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July 2021

The Front Line: Politics & Jobs
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Ambitious N.J. Green Energy Plan is
Achievable with IBEW's Help

IBEW members in New Jersey are lauding Governor Phil Murphy's announcement earlier this year to spend nearly $100 million on an effort to develop and expand emission-free transportation projects in the Garden State.

"It's good for the environment and it's good for the IBEW," said Jersey City, N.J., Local 164 Business Manager Dan Gumble. "Clean air, green jobs, what could be better? Thank you, Governor Murphy, for making the union trades part of this effort."

Murphy's ambitious proposal comes with an equally ambitious goal: for his state to be powered fully by green energy by 2050. The kinds of things that IBEW members work on every day — electrification programs, electric mobility vehicles, and charging infrastructure — are major components in the plan.

"We have a very good relationship with the governor," Gumble said. "Talking with him and his staff, we were assured that these jobs are going to be union jobs."

A part of Murphy's plan, for example, is deployment of electric garbage and delivery trucks that require a lot of power. "Some of them have batteries the size of a commercial refrigerator," Gumble said.

One garage where such trucks are stored is more than 75 years old, he said. "Right next to it are all these mechanicals," Gumble said. "It's structurally good, but the electrical service is inadequate for handling what the governor wants to do, and it needs to be upgraded. That's typical of a building that's over five generations old, and it's something we can handle."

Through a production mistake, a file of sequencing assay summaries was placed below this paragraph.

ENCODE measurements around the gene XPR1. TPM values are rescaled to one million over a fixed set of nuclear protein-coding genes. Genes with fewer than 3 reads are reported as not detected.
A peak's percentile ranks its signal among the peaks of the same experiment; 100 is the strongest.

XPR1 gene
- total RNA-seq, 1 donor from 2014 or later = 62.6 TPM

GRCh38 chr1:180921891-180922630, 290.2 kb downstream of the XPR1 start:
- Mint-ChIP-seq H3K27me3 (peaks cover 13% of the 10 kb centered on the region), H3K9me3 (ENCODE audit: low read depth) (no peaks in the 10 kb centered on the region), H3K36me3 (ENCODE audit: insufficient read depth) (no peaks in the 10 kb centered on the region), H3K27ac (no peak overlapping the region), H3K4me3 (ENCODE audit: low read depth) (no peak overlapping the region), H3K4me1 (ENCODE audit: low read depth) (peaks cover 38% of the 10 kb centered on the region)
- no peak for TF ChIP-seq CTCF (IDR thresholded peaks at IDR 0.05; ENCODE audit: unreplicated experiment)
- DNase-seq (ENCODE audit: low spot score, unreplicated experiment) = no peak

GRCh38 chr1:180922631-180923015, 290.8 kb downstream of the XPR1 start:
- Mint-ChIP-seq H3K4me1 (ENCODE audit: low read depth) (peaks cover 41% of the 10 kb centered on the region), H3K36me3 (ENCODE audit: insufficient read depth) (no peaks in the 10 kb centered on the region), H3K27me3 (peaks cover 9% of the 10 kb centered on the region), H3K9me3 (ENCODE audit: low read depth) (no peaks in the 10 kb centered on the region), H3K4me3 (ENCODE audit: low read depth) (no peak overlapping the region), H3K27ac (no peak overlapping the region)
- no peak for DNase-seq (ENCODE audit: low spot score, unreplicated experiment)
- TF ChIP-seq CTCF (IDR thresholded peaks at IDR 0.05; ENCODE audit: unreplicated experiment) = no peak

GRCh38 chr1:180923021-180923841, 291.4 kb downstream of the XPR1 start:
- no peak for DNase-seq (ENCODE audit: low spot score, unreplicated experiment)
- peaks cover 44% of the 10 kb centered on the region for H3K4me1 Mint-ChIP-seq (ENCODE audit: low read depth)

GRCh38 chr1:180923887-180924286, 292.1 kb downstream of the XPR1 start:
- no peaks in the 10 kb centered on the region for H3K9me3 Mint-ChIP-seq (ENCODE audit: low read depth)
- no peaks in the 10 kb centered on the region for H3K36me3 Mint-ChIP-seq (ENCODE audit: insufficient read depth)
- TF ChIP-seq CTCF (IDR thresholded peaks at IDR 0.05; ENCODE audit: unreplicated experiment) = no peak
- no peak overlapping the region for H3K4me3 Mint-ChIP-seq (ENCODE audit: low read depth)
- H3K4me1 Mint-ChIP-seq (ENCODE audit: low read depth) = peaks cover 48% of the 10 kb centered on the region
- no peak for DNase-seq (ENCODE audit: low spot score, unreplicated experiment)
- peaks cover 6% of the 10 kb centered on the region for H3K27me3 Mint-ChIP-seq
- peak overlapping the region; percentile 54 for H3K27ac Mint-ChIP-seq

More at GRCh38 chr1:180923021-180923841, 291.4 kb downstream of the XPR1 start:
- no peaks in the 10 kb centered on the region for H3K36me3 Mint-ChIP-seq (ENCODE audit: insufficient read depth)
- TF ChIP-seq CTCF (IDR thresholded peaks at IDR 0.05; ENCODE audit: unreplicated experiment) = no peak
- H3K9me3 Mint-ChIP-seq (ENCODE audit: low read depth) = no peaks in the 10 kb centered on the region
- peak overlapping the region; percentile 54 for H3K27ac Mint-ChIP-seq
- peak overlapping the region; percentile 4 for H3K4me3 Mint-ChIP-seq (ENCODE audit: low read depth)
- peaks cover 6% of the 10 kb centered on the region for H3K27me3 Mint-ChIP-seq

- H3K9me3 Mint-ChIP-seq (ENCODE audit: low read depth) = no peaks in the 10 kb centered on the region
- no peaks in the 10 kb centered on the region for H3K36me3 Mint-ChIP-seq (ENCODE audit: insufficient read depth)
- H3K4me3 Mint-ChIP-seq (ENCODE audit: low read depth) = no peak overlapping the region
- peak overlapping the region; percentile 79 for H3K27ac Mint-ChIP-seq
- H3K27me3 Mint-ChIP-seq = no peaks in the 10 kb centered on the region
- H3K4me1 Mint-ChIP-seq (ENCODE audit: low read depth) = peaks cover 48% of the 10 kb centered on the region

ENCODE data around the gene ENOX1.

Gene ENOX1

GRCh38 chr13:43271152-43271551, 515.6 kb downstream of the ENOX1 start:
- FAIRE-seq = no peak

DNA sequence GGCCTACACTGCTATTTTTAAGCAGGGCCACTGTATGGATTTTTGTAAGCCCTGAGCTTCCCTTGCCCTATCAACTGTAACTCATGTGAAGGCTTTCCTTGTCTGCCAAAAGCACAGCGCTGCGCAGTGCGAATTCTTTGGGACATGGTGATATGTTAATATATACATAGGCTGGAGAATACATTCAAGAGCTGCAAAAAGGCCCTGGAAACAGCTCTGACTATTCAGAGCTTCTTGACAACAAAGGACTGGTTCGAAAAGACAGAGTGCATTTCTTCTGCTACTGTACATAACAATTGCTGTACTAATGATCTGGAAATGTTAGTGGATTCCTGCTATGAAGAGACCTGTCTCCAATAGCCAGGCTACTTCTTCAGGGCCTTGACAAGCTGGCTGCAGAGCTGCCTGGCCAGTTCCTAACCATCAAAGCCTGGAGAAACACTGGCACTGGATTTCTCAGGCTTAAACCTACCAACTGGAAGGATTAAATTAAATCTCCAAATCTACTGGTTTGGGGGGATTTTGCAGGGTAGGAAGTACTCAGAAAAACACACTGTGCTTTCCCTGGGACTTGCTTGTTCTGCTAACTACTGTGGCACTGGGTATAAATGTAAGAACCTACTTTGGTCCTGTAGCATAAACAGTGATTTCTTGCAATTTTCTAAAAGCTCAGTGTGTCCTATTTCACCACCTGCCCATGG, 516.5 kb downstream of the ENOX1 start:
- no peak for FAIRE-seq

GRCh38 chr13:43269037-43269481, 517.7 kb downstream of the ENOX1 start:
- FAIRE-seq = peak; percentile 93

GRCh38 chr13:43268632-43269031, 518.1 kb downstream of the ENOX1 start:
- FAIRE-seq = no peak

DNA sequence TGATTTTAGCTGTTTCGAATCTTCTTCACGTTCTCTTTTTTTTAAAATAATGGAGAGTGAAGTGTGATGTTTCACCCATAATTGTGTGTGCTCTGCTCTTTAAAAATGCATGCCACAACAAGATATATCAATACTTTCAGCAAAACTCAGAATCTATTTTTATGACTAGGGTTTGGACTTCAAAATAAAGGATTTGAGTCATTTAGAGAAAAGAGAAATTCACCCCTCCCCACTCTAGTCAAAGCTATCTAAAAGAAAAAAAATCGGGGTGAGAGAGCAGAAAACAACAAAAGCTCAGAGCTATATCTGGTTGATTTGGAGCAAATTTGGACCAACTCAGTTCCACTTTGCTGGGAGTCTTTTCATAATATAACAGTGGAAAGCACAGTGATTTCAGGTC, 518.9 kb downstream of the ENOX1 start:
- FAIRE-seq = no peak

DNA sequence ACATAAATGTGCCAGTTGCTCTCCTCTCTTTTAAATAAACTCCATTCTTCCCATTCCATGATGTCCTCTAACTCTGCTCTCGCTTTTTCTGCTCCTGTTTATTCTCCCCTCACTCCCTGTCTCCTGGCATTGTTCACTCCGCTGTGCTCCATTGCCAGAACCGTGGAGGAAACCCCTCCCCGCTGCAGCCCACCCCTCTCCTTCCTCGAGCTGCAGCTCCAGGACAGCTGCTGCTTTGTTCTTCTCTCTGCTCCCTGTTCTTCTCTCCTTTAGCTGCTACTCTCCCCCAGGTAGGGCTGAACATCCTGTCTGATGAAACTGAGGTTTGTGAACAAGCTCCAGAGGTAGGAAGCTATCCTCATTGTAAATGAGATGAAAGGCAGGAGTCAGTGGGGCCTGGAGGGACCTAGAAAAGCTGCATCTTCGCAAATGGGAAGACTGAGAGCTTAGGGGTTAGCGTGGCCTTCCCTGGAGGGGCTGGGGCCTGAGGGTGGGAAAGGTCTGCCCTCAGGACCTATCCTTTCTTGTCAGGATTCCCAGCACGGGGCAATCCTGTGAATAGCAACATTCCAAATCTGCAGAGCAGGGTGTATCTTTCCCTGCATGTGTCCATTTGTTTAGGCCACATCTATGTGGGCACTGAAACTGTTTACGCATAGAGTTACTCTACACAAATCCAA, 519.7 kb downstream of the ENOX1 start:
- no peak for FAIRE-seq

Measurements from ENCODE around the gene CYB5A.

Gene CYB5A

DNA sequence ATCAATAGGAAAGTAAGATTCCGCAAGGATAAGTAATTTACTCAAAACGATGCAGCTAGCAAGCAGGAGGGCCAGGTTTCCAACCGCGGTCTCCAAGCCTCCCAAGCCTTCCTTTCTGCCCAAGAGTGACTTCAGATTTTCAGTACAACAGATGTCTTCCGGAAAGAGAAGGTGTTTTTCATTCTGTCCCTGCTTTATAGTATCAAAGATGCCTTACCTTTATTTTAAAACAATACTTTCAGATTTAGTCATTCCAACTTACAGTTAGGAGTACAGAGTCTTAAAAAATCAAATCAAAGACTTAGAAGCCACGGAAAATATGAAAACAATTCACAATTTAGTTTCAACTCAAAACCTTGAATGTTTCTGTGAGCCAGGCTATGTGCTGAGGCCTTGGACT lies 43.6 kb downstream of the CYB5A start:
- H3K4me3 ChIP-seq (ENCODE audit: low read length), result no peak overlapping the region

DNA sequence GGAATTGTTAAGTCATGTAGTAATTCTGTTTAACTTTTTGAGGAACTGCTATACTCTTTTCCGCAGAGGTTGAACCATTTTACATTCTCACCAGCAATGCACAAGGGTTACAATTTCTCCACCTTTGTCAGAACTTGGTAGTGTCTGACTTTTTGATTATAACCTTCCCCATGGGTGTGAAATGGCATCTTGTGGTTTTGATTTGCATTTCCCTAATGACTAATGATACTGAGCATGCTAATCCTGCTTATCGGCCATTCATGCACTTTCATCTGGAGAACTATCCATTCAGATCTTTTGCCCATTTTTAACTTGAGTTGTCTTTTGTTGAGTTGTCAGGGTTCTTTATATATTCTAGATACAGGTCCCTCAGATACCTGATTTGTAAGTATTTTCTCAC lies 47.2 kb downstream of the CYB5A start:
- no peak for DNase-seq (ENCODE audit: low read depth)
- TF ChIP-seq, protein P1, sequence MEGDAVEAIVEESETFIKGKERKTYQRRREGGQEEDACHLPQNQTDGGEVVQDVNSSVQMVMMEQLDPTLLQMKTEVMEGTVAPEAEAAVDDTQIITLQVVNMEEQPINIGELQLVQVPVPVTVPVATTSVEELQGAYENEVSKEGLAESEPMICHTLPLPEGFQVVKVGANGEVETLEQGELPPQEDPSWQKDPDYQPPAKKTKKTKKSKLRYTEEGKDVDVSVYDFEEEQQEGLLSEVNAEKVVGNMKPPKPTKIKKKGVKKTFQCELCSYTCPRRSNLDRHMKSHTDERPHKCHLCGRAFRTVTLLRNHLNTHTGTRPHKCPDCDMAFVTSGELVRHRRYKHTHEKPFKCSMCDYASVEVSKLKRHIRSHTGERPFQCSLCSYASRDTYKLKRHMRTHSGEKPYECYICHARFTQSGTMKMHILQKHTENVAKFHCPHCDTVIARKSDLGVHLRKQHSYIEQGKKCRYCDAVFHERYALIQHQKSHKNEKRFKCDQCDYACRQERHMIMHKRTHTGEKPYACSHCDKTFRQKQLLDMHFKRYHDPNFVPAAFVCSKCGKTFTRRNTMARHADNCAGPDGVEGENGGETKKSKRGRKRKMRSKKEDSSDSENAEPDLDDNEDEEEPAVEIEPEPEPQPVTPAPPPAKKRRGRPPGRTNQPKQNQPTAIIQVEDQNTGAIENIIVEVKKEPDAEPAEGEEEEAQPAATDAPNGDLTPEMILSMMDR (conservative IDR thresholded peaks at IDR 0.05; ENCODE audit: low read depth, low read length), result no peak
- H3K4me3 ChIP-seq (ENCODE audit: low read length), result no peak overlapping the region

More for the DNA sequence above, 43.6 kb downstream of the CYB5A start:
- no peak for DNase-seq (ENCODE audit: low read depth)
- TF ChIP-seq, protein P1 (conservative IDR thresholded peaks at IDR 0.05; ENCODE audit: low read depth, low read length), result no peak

Rapidly evolving 21st-century technologies complicate things further, he said. "Even something five years or older is inadequate," Gumble said. "But part of what we do is to be cutting edge and be prepared for the next wave."

Millions of dollars under Murphy's plan also will go toward equitable mobility projects across the state designed to bring electric ride-hailing service vehicles to various communities. They, as well as increasing numbers of electric vehicle drivers throughout the state, will need hundreds of fast-charging stations that exist only on paper so far.

Here, the IBEW's Electric Vehicle Infrastructure Training Program (EVITP), developed by St. Louis Local 1, will come in handy, Gumble said. "All municipal vehicle purchases going forward will be battery operated, electric. Obviously, they'll need charging stations for all of these things, so this is a massive home run for the IBEW."

Murphy's announcement also established a state Office of Climate Action and the Green Economy and created a council to help guide the office's strategies and new initiatives. Gumble, New Jersey Building and Construction Trades Council President Bill Mullen and New Jersey AFL-CIO President Charlie Wowkanech are labor's representatives on the 20-member council, with New Jersey Department of Labor and Workforce Development Commissioner Robert Asaro-Angelo serving as a co-chair.

"Any time labor gets a seat at the table, it's to the IBEW's advantage," Gumble said. "Anytime we get asked to be there, we say yes."

Most of the funding for Murphy's plan comes from New Jersey's participation in the Regional Greenhouse Gas Initiative, a cooperative effort of 11 North Atlantic states that mandates the reduction of carbon dioxide emissions resulting from power generation by 30% between 2020 and 2030.